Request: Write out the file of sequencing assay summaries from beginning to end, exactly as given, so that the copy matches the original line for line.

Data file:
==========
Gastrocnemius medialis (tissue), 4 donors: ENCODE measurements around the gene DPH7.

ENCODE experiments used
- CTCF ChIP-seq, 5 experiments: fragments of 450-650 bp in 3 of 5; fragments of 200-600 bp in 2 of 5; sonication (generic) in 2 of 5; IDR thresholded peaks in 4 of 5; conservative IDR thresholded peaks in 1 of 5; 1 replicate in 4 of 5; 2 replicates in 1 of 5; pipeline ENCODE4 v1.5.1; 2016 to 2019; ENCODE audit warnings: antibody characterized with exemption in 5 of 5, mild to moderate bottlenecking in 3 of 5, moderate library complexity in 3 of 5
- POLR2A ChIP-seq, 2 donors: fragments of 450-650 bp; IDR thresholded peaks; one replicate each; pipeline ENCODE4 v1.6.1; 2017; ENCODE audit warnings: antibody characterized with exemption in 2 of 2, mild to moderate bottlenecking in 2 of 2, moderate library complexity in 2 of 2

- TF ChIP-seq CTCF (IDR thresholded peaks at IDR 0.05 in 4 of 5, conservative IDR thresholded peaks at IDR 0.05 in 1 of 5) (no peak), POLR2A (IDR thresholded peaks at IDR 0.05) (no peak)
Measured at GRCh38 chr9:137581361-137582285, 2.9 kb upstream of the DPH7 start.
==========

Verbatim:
Gastrocnemius medialis (tissue), 4 donors: ENCODE measurements around the gene DPH7.

ENCODE experiments used
- CTCF ChIP-seq, 5 experiments: fragments of 450-650 bp in 3 of 5; fragments of 200-600 bp in 2 of 5; sonication (generic) in 2 of 5; IDR thresholded peaks in 4 of 5; conservative IDR thresholded peaks in 1 of 5; 1 replicate in 4 of 5; 2 replicates in 1 of 5; pipeline ENCODE4 v1.5.1; 2016 to 2019; ENCODE audit warnings: antibody characterized with exemption in 5 of 5, mild to moderate bottlenecking in 3 of 5, moderate library complexity in 3 of 5
- POLR2A ChIP-seq, 2 donors: fragments of 450-650 bp; IDR thresholded peaks; one replicate each; pipeline ENCODE4 v1.6.1; 2017; ENCODE audit warnings: antibody characterized with exemption in 2 of 2, mild to moderate bottlenecking in 2 of 2, moderate library complexity in 2 of 2

- TF ChIP-seq CTCF (IDR thresholded peaks at IDR 0.05 in 4 of 5, conservative IDR thresholded peaks at IDR 0.05 in 1 of 5) (no peak), POLR2A (IDR thresholded peaks at IDR 0.05) (no peak)
Measured at GRCh38 chr9:137581361-137582285, 2.9 kb upstream of the DPH7 start.